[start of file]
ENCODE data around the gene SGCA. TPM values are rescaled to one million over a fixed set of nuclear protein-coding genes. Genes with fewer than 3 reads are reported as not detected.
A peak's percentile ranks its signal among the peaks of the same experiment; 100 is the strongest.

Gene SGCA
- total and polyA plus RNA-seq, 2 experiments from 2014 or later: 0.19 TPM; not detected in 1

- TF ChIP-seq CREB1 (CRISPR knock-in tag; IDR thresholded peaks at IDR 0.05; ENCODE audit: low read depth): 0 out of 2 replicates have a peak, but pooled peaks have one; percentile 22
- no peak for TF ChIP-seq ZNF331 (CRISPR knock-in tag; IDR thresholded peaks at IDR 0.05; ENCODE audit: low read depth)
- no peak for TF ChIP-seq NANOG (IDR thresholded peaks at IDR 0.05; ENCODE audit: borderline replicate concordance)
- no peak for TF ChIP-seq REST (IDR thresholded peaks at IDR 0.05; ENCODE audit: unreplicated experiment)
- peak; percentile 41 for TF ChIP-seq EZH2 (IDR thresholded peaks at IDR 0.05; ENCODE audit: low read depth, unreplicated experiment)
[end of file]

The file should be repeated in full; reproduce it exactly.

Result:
ENCODE data around the gene SGCA. TPM values are rescaled to one million over a fixed set of nuclear protein-coding genes. Genes with fewer than 3 reads are reported as not detected.
A peak's percentile ranks its signal among the peaks of the same experiment; 100 is the strongest.

Gene SGCA
- total and polyA plus RNA-seq, 2 experiments from 2014 or later: 0.19 TPM; not detected in 1

- TF ChIP-seq CREB1 (CRISPR knock-in tag; IDR thresholded peaks at IDR 0.05; ENCODE audit: low read depth): 0 out of 2 replicates have a peak, but pooled peaks have one; percentile 22
- no peak for TF ChIP-seq ZNF331 (CRISPR knock-in tag; IDR thresholded peaks at IDR 0.05; ENCODE audit: low read depth)
- no peak for TF ChIP-seq NANOG (IDR thresholded peaks at IDR 0.05; ENCODE audit: borderline replicate concordance)
- no peak for TF ChIP-seq REST (IDR thresholded peaks at IDR 0.05; ENCODE audit: unreplicated experiment)
- peak; percentile 41 for TF ChIP-seq EZH2 (IDR thresholded peaks at IDR 0.05; ENCODE audit: low read depth, unreplicated experiment)